After re-electing Gary Sage as school moderator, and re-electing Tammy Hollister for another three years on the school board, voters got down to business. Article 3 asked voters to approve a school budget of $333,428. But voters expressed concern that the amount was too high for the town’s 18 students – a total of about $18,500 per student. But school board chair Tammy Hollister pointed out that the figure included special education, the town’s contribution to Windham Southwest Supervisory Union’s budget, and expenses that aren’t directly related to tuition.
Lisa Munsill asked if the board could include the latest schoolwide scores on the New England Common Assessment Program (NECAP) tests in the school district annual report. “We’re not doing so hot, our public schools,” Munsill said.
Toby Munsill pointed out that tuition at Twin Valley Middle School rose by $1,900, from $11,600 to $13,500. “That’s a 20% increase,” he said. “What’s the rate of inflation?”
Hollister said the school board recently negotiated a lower figure with the Twin Valley School Board, about $12,550. But Sage agreed that tuition was still too much for Searsburg taxpayers. “The board and I went into sticker shock at how much tuition has been raised,” he said.
Sage suggested that Wilmington and Twin Valley raised tuition rates to avoid landing in the Act 68 “penalty box,” but he said there may be another option for Searsburg. In informal discussions with the Readsboro School Board, they offered Searsburg a tuition rate of $6,500. “We’re going to be looking at doing a contract with them,” Sage said. “If we do that, our kids will have to go to Readsboro through eighth grade.”
Although the board didn’t offer any NECAP information for Readsboro School, Sage noted that the school has a reputation for educational excellence. “Readsboro has come a long way,” Sage said. “They have a good education system, a nice school, and small classes.”
Sage said it was his opinion that Searsburg should “settle down and send kids to one school,” but he said the board wouldn’t make the decision on their own. Sometime this month, he said, board members would meet with Readsboro School officials to discuss the matter. “Once we have all the information, we’ll send out a letter for a special meeting to see what the town wants to do.”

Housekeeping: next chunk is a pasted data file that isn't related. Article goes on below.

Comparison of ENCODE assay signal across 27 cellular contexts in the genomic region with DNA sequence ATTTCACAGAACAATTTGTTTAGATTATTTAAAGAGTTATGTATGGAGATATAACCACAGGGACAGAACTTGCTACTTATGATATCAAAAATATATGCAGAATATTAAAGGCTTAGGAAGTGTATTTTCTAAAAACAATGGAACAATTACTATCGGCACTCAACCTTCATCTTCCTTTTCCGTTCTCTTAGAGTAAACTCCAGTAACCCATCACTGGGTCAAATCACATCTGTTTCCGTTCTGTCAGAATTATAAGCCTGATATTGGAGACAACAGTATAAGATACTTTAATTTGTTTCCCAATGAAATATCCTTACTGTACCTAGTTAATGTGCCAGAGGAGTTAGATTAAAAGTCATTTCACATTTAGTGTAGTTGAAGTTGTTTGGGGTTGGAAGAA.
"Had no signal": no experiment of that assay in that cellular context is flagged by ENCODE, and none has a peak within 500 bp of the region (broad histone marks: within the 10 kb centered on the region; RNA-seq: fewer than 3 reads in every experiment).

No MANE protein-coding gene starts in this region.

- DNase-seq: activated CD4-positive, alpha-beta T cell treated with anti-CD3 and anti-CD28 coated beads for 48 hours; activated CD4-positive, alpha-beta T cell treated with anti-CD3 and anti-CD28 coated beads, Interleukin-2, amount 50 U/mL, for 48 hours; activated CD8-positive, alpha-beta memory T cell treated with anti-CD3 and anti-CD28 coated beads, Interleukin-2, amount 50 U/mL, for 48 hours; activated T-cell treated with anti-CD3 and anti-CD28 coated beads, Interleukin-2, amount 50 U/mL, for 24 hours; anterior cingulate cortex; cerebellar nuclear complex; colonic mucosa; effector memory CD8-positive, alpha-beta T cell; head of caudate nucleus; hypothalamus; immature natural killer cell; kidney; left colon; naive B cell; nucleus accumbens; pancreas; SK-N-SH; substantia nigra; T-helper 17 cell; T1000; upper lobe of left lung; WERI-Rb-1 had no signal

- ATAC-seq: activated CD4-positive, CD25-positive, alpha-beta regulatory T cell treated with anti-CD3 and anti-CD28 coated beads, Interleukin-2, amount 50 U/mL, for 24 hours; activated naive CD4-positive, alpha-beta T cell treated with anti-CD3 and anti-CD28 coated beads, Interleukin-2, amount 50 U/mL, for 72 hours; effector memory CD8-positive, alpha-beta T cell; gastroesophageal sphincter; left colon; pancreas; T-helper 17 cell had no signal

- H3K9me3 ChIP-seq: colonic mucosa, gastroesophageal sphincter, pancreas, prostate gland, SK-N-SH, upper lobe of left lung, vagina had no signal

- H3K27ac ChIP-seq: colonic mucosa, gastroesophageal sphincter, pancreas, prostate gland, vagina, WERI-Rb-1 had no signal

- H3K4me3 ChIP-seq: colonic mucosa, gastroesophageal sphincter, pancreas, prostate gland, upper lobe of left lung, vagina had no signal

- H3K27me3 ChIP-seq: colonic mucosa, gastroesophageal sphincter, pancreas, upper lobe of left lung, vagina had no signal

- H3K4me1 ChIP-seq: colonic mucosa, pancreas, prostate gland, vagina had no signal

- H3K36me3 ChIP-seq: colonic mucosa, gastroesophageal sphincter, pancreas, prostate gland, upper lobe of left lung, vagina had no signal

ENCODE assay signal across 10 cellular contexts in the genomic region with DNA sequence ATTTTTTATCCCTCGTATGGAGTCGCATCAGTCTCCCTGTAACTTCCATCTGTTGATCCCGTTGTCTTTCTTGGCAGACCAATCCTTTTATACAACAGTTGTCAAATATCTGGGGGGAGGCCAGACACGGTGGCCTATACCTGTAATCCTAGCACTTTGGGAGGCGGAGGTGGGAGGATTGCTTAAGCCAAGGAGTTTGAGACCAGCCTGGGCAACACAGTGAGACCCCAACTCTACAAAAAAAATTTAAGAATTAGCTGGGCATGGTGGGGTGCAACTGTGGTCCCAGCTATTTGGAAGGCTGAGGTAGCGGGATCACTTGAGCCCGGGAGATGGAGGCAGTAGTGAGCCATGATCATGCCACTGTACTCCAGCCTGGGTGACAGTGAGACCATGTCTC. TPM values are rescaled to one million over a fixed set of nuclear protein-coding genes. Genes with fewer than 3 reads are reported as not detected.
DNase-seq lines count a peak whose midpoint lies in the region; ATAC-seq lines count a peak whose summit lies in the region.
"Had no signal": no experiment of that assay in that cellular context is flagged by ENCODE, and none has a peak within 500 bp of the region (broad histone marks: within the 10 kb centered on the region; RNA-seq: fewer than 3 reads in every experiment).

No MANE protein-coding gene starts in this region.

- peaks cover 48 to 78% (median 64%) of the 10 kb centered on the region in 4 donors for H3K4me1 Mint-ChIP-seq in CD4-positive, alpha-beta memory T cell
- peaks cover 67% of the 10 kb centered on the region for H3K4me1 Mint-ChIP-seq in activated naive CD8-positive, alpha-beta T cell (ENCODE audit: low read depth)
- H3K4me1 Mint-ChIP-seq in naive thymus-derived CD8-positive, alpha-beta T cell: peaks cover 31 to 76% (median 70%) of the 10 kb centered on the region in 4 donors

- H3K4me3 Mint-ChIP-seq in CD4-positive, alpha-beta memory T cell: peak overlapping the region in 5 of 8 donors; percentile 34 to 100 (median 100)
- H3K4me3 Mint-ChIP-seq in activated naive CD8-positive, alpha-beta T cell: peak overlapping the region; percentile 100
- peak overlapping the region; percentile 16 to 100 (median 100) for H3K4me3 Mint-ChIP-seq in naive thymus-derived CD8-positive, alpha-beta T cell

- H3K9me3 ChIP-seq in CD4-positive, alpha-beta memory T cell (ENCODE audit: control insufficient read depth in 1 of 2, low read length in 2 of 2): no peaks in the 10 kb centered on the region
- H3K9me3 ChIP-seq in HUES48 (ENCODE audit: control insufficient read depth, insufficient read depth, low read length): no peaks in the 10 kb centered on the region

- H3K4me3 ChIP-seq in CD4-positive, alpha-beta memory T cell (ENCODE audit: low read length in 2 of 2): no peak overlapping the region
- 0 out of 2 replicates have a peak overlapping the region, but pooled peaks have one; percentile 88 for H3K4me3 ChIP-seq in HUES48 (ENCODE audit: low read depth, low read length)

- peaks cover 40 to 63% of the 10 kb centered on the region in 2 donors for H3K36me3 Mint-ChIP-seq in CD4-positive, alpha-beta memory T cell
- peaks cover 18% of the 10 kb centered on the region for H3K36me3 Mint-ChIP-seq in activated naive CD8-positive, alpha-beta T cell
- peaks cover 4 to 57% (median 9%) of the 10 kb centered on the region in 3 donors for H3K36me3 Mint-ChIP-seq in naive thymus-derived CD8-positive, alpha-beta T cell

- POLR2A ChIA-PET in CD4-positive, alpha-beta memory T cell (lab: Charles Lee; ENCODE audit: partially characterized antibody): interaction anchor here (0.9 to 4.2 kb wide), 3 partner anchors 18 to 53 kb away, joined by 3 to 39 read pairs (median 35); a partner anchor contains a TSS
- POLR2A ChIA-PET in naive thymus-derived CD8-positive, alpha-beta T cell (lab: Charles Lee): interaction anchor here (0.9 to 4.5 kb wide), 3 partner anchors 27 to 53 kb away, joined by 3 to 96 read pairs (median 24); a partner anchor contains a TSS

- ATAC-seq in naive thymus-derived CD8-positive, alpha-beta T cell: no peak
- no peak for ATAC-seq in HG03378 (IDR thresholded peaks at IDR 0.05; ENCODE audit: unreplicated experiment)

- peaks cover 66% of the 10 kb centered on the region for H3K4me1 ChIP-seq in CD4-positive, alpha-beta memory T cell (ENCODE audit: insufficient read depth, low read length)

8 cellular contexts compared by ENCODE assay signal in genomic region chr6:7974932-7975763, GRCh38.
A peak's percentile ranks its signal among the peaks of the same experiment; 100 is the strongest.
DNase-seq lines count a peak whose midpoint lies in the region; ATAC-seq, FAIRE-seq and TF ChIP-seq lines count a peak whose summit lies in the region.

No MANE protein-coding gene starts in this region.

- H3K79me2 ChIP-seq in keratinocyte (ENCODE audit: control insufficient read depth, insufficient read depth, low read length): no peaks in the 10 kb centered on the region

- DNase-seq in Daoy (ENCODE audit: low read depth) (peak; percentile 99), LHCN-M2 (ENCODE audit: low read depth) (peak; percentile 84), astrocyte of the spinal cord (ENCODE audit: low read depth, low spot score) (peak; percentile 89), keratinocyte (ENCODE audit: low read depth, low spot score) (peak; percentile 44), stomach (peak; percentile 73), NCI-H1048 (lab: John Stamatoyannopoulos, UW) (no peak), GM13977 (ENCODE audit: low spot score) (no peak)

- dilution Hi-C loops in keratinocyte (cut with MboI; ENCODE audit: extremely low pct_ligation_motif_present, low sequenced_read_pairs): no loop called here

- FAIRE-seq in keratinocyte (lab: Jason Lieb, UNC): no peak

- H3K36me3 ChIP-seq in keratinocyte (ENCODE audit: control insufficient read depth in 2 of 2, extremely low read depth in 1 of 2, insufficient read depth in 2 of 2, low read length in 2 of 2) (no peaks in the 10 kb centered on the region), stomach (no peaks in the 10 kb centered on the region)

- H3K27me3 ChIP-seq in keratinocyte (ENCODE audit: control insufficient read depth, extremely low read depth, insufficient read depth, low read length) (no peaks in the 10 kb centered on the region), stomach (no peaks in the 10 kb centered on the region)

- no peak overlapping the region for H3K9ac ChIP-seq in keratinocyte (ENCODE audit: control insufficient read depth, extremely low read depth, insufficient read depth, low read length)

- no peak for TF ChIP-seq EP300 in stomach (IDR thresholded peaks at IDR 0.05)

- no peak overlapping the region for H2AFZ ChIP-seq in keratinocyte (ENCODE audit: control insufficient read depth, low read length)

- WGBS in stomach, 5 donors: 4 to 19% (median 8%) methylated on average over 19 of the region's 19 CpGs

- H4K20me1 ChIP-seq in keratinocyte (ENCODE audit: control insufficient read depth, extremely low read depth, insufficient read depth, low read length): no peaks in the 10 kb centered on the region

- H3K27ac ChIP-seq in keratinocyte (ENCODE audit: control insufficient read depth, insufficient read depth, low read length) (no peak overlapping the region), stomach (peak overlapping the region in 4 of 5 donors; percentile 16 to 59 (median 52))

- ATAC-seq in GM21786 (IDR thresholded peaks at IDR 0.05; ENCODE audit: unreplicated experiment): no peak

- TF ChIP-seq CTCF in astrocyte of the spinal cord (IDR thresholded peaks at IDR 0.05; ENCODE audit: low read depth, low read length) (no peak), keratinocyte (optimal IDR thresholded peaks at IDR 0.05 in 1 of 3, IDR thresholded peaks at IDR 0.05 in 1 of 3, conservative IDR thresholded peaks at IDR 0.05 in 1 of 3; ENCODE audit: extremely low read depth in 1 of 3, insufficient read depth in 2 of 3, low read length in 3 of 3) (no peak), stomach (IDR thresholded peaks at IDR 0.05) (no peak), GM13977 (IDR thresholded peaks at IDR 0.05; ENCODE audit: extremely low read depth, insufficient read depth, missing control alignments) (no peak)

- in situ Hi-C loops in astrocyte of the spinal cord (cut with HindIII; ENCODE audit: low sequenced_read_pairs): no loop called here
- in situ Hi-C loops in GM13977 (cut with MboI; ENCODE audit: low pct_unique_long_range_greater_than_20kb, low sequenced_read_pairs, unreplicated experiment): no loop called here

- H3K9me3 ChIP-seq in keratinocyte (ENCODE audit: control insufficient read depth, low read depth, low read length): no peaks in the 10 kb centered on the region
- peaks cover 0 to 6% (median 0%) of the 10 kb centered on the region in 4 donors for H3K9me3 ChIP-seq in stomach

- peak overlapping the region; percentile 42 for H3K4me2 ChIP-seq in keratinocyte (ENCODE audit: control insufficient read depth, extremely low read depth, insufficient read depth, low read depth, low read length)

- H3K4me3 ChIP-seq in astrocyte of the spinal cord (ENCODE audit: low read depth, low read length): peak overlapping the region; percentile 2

In the municipal Town Meeting, Article 6 dominated much of the evening’s discussion. The article asked voters to approve a split tax payment, with one installment due on August 1, and another due on February 1. Currently, said selectboard member Sandy Gaszek, the second installment is due in November. “The payments come so close together,” Gaszek said. “A lot of towns collect in February, and you skip the holiday period when it’s harder to come up with the money.”
“Well that’s not very goddamn good, it takes me a year to get my taxes out,” said Pete Janovsky.
Selectboard chair Walt Kenney said it provided taxpayers, particularly those with seasonal jobs, with a “comfort zone,” making it easier to save throughout the year. “This will give you a longer period of time,” he said. But a number of voters were concerned that, because the town was collecting its second payment so close to the end of the fiscal year, it might not have all the money needed to operate between the two payments.
Some residents pointed out that the change would affect when taxes would be considered delinquent, and it could limit the financial information available to the selectboard during the time they’re developing their budget. Gaszek confirmed that taxes wouldn’t be considered delinquent until March 2, 30 days after the February 1 due date.
Handing his gavel over to Kenney and stepping out of his role as moderator, Sage said he thought the board was “taking an awful chance.”
But Tina Reynolds pointed out that, even under the current payment schedule, the delinquent tax list didn’t reflect what’s actually delinquent; some of the people on the list may have already paid their taxes.
Gerry DeGray urged voters to “give it a chance and see if it reduces delinquencies,” but selectboard member Tella Penson amended the motion to collect taxes on August 1 and November 1. Gaszek agreed that the proposal may take more consideration. Voters passed the amended article.
In other matters, voters passed a summer road budget of $45,000, and a winter road budget of $65,000. Voters agreed to raise and appropriate $288,125, $60,000 of which will go to cover a deficit in the 2008 budget. The 2010 fiscal budget is pegged at $267,225, of which $39,100 will be covered by anticipated revenues. Forty-one of the town’s 74 registered voters came out to the polls to cast ballots on Tuesday, electing Gary Sage Town Moderator with 19 votes, Sandy Gaszek selectboard member for three years with 22 votes, Tella Penson selectboard member for two years with 27 votes, Tony Kilbride selectboard member for one year with 17 votes, Michael Johnson lister for three years with 34 votes, Jeanette Lee auditor for three years with 31 votes, Derick Lind tax collector for one year with 25 votes, Chris Reynolds town agent with 12 votes, Rosemarie Blair grand juror with 30 votes, and Tony Kilbride constable with 15 votes.